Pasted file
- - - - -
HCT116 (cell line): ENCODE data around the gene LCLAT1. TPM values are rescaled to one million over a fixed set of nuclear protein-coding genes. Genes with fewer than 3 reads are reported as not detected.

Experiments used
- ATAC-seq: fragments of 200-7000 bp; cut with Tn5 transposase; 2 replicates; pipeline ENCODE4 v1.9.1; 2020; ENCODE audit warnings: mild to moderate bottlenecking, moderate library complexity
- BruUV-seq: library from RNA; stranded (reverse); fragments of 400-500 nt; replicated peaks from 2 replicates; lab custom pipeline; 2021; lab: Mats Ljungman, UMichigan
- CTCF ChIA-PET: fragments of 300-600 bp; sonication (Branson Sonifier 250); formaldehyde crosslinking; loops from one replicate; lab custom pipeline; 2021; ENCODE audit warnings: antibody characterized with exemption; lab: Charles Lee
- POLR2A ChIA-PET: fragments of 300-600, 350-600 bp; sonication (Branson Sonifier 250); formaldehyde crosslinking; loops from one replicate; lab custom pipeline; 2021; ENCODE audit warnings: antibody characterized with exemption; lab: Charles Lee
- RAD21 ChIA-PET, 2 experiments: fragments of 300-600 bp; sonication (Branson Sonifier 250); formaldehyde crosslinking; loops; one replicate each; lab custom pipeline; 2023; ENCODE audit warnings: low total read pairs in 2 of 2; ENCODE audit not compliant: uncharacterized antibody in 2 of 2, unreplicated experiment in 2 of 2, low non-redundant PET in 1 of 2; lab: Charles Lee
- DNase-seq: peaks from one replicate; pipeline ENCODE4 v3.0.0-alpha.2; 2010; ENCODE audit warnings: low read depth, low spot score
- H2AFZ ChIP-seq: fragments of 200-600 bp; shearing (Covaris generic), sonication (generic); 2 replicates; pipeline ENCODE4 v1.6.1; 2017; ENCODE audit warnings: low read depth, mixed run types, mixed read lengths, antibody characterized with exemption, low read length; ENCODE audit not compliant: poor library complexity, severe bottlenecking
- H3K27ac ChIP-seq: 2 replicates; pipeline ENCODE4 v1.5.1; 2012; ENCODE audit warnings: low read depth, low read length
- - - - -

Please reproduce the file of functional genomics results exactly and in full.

HCT116 (cell line): ENCODE data around the gene LCLAT1. TPM values are rescaled to one million over a fixed set of nuclear protein-coding genes. Genes with fewer than 3 reads are reported as not detected.

Experiments used
- ATAC-seq: fragments of 200-7000 bp; cut with Tn5 transposase; 2 replicates; pipeline ENCODE4 v1.9.1; 2020; ENCODE audit warnings: mild to moderate bottlenecking, moderate library complexity
- BruUV-seq: library from RNA; stranded (reverse); fragments of 400-500 nt; replicated peaks from 2 replicates; lab custom pipeline; 2021; lab: Mats Ljungman, UMichigan
- CTCF ChIA-PET: fragments of 300-600 bp; sonication (Branson Sonifier 250); formaldehyde crosslinking; loops from one replicate; lab custom pipeline; 2021; ENCODE audit warnings: antibody characterized with exemption; lab: Charles Lee
- POLR2A ChIA-PET: fragments of 300-600, 350-600 bp; sonication (Branson Sonifier 250); formaldehyde crosslinking; loops from one replicate; lab custom pipeline; 2021; ENCODE audit warnings: antibody characterized with exemption; lab: Charles Lee
- RAD21 ChIA-PET, 2 experiments: fragments of 300-600 bp; sonication (Branson Sonifier 250); formaldehyde crosslinking; loops; one replicate each; lab custom pipeline; 2023; ENCODE audit warnings: low total read pairs in 2 of 2; ENCODE audit not compliant: uncharacterized antibody in 2 of 2, unreplicated experiment in 2 of 2, low non-redundant PET in 1 of 2; lab: Charles Lee
- DNase-seq: peaks from one replicate; pipeline ENCODE4 v3.0.0-alpha.2; 2010; ENCODE audit warnings: low read depth, low spot score
- H2AFZ ChIP-seq: fragments of 200-600 bp; shearing (Covaris generic), sonication (generic); 2 replicates; pipeline ENCODE4 v1.6.1; 2017; ENCODE audit warnings: low read depth, mixed run types, mixed read lengths, antibody characterized with exemption, low read length; ENCODE audit not compliant: poor library complexity, severe bottlenecking
- H3K27ac ChIP-seq: 2 replicates; pipeline ENCODE4 v1.5.1; 2012; ENCODE audit warnings: low read depth, low read length